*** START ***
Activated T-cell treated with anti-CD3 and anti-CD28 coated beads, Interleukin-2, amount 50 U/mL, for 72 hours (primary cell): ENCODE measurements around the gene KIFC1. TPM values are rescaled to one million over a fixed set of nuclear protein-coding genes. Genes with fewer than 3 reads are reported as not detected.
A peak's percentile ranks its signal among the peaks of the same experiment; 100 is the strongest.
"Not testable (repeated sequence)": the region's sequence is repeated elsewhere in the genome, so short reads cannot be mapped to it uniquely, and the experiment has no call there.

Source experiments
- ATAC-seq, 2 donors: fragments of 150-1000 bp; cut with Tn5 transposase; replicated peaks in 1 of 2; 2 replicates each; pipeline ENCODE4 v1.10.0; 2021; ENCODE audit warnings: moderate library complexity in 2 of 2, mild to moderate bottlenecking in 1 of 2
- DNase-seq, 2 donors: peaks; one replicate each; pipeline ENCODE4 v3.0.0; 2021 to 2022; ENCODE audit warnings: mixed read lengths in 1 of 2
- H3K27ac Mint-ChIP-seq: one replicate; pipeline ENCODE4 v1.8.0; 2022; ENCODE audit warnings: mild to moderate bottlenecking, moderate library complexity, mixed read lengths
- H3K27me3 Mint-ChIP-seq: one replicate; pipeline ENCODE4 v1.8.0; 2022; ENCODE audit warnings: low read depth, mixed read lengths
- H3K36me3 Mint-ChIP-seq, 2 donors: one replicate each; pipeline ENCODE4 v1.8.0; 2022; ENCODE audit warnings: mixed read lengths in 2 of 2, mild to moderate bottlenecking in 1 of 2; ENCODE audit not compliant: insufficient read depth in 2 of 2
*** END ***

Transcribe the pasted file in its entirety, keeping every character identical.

Activated T-cell treated with anti-CD3 and anti-CD28 coated beads, Interleukin-2, amount 50 U/mL, for 72 hours (primary cell): ENCODE measurements around the gene KIFC1. TPM values are rescaled to one million over a fixed set of nuclear protein-coding genes. Genes with fewer than 3 reads are reported as not detected.
A peak's percentile ranks its signal among the peaks of the same experiment; 100 is the strongest.
"Not testable (repeated sequence)": the region's sequence is repeated elsewhere in the genome, so short reads cannot be mapped to it uniquely, and the experiment has no call there.

Source experiments
- ATAC-seq, 2 donors: fragments of 150-1000 bp; cut with Tn5 transposase; replicated peaks in 1 of 2; 2 replicates each; pipeline ENCODE4 v1.10.0; 2021; ENCODE audit warnings: moderate library complexity in 2 of 2, mild to moderate bottlenecking in 1 of 2
- DNase-seq, 2 donors: peaks; one replicate each; pipeline ENCODE4 v3.0.0; 2021 to 2022; ENCODE audit warnings: mixed read lengths in 1 of 2
- H3K27ac Mint-ChIP-seq: one replicate; pipeline ENCODE4 v1.8.0; 2022; ENCODE audit warnings: mild to moderate bottlenecking, moderate library complexity, mixed read lengths
- H3K27me3 Mint-ChIP-seq: one replicate; pipeline ENCODE4 v1.8.0; 2022; ENCODE audit warnings: low read depth, mixed read lengths
- H3K36me3 Mint-ChIP-seq, 2 donors: one replicate each; pipeline ENCODE4 v1.8.0; 2022; ENCODE audit warnings: mixed read lengths in 2 of 2, mild to moderate bottlenecking in 1 of 2; ENCODE audit not compliant: insufficient read depth in 2 of 2